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Published January 25, 2015 | Multidisciplinary

Higher Education for Everyone in Quebec

Jack Frost is not being gentle on the fine people of Quebec at this time of year. He’s making us a bit nostalgic for the summer. Fortunately, the team at the Association québécoise de pédagogie collégiale (AQPC) informed us last week that they have completed the translation of the summer edition of their journal Pédagogie collégiale. This time, the articles revolve around the theme of access to higher education. The diversity of topics, as well as their amazing depth illustrate that the editorial staff of the journal had a very busy summer.

Why, you ask, is Profweb suddenly highlighting the release of this particular issue, now available in English?

Simply put, technology has been a difference-maker for the accessibility of education for the population in Quebec!

Perhaps the most striking portrait of technology’s role in changing the very nature of colleges is illustrated in the article “Innovating to Promote Access to Higher Education in Rural Areas” by Marie-Hélène Bergeron, the IT Representative at Cégep de la Gaspésie et des Îles. You have to read this inspiring article to fully appreciate just how motivated an institution like Cégep de la Gaspésie et des Îles can be when maintaining accessibility for their students. They continue to offer a rich, diversified range of courses despite trying economic times and demographic decline. One solution has been to connect multiple campuses through technology. Like a beacon shining out on the horizon, each of the solutions adopted by this institution, which are teeming with creativity and resourcefulness, shed light on how to handle the many ups and downs that can occur in outlying regions. They include a variety of projects aimed at making programs more attractive by combining educational techniques such as video conferencing, distance learning, and on-campus instruction. In addition, there is the pairing of courses and institutions through immersion programs as well as adapting course offerings to the region's socioeconomic situation.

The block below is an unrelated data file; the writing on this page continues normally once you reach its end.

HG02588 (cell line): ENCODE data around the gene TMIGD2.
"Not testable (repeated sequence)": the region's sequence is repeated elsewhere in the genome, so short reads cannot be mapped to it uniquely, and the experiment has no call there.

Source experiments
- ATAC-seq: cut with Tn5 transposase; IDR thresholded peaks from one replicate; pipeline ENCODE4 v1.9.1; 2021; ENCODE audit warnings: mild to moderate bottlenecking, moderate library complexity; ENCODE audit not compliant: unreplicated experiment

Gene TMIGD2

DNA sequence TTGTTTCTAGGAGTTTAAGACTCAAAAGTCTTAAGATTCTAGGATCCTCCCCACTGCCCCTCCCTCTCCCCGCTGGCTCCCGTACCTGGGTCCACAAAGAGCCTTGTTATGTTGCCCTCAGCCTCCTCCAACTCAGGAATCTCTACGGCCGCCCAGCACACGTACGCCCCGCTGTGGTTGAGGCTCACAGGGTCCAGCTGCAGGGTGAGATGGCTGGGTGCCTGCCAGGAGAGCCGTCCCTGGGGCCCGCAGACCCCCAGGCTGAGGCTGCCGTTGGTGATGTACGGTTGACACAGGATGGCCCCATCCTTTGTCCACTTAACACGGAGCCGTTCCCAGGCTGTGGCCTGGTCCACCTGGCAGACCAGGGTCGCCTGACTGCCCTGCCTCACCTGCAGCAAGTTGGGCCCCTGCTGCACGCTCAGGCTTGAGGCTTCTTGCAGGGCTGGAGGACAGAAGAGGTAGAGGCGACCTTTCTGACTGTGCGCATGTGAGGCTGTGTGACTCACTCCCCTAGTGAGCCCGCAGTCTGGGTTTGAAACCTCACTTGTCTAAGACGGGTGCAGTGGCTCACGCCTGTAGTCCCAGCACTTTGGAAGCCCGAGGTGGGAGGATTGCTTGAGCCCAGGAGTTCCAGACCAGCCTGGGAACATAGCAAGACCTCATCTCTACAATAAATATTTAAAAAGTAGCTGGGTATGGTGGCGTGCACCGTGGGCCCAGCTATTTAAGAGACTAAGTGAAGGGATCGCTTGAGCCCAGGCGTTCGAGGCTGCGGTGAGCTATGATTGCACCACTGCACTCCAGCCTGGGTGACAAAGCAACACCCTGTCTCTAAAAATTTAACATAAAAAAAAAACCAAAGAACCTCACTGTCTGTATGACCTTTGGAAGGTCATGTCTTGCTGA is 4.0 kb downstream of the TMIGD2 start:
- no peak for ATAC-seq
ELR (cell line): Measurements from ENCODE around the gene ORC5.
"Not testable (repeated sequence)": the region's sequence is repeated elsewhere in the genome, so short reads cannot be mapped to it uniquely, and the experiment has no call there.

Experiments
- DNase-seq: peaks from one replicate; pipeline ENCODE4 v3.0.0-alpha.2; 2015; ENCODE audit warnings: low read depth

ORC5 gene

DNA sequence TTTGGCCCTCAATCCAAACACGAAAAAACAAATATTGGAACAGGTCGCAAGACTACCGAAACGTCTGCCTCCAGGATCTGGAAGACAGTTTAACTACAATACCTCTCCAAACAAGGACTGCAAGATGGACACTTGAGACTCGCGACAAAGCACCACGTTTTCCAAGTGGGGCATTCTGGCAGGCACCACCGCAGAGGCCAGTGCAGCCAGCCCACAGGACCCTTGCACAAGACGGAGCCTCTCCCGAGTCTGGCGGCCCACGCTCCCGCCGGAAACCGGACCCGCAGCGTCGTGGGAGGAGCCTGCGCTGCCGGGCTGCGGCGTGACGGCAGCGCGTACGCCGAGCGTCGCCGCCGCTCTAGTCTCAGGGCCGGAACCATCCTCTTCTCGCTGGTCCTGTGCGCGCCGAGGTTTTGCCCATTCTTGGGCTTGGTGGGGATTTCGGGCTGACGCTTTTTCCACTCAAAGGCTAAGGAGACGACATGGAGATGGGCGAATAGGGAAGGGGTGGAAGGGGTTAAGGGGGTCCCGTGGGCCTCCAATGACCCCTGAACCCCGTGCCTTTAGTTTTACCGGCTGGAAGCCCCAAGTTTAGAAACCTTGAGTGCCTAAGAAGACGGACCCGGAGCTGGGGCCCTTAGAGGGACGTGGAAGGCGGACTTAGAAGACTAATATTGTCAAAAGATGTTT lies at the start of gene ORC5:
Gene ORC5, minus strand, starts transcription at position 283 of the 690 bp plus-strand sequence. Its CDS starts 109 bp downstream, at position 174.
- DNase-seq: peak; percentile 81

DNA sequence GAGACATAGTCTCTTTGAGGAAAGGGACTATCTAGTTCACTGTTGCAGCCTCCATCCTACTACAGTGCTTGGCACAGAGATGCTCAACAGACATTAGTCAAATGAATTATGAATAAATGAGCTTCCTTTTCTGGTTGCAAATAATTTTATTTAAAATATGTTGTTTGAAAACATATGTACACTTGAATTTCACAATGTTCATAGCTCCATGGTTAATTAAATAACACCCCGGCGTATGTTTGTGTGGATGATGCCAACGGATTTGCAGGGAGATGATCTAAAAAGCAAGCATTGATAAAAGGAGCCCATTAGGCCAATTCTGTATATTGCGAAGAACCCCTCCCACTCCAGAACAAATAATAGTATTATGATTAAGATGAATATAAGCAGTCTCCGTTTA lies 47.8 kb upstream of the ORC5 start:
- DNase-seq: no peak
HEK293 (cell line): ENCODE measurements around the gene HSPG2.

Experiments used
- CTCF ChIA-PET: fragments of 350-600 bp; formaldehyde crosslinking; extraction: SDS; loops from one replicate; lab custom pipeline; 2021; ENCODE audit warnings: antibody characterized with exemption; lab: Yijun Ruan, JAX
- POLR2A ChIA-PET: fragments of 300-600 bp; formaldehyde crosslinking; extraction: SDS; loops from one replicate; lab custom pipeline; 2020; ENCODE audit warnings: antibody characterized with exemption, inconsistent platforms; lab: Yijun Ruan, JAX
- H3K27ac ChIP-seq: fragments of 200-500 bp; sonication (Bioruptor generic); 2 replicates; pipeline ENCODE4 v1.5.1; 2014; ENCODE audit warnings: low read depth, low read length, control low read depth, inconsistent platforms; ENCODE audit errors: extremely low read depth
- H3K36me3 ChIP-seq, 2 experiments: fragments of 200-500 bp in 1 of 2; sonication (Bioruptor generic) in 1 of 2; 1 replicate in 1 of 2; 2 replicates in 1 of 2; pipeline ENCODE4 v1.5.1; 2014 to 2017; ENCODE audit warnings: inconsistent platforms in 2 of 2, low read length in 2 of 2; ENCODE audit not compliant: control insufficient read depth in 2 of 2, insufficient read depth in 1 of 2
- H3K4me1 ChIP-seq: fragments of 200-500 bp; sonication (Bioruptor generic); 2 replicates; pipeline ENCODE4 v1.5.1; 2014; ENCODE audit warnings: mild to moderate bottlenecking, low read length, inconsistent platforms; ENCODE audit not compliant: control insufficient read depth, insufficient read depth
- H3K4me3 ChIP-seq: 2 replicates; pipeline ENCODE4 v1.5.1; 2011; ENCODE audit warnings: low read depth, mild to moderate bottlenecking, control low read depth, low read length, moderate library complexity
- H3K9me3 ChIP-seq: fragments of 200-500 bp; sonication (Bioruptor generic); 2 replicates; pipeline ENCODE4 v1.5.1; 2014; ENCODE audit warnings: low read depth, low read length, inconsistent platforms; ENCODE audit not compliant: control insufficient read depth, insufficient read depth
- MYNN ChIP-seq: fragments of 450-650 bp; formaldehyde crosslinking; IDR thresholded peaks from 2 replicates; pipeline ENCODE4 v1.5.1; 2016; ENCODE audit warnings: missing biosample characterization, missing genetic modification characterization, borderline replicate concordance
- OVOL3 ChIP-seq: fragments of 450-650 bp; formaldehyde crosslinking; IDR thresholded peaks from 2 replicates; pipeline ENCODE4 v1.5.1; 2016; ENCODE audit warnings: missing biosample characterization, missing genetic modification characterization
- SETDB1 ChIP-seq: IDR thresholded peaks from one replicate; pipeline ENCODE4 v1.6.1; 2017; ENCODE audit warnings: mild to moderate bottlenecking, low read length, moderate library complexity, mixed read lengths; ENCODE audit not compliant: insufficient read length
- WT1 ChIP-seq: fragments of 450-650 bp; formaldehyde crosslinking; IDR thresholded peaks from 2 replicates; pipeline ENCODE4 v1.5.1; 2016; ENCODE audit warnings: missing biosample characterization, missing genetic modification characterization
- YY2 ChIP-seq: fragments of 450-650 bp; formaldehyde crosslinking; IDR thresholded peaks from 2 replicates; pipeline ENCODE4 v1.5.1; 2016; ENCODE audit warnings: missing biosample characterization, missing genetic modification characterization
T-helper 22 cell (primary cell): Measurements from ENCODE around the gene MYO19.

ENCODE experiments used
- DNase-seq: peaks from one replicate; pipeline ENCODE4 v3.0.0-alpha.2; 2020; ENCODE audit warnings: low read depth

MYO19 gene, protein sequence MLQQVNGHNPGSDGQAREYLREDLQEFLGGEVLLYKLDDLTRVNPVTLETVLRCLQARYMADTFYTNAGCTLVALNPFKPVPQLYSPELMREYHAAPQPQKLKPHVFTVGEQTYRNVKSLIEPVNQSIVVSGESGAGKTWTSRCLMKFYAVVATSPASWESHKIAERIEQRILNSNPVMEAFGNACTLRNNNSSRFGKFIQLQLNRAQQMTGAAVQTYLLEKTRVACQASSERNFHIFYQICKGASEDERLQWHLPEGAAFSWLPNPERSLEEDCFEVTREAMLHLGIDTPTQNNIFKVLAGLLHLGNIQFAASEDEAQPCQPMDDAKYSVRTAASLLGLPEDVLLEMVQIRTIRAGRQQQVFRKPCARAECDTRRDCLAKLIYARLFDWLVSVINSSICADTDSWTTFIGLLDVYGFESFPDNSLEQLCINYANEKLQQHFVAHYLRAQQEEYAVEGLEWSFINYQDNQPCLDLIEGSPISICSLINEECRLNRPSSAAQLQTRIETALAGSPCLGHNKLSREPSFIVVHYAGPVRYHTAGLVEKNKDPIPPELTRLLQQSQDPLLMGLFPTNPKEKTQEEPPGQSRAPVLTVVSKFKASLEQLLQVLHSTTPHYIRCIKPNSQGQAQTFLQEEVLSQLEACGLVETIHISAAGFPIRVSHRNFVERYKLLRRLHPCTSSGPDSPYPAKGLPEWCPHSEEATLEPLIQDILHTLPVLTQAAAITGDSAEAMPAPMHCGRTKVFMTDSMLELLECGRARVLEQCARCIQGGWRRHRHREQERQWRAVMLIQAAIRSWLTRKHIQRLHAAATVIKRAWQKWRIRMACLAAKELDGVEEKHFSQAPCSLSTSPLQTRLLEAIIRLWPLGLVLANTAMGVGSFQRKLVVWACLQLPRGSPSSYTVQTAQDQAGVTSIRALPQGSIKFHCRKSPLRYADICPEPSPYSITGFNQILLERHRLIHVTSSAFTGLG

Another rich vein of IT-laced pedagogy can be mined from the article “A School for All Talents” which is an interview with Guy ROCHER, Sociologist and member of the Commission royale d’enquête sur l’enseignement dans la province de Québec. Guy Rocher takes stock of Quebec's progress in terms of access to higher education from the Parent report up to the Demers report. He broaches a mind-blowing combination of topics such as talent, openness, technical training and labour, the utopia of equality, persistence, creativity, institutional specificity, imagination, inter-college collaboration, distance learning, and language! In doing so, he measures the strides towards academic inclusiveness Quebec has made since the 1960s while raising current challenges to education for everyone. A productive peak into the past provides the impetus for building a future that is not only better, but more equitable.

Mr. Rocher’s take on technology is revealed in this paragraph from the article:

CEGEPs have a lot to think about in terms of the future, especially with the up-and-coming generations that are immersed in technology. This creates a major issue: we are being beset by new gigantic worlds of information. The education system now has a responsibility to transform this information into knowledge. To my mind, information and knowledge are not the same. Information must be subjected to a process of critical thinking to be synthesized and become part of a body of knowledge. Young people often have access to reams of information that has not necessarily become knowledge. With the arrival of massive amounts of information, we must address this major challenge.

Our editorial policy constrains us from presenting an exhaustive examination of all the articles in this issue, but a listing of their titles should serve to whet the appetite of our readers.

So grab your favourite sweater, charge up your e-Book reader or tablet and access these articles today.

Bonne lecture!

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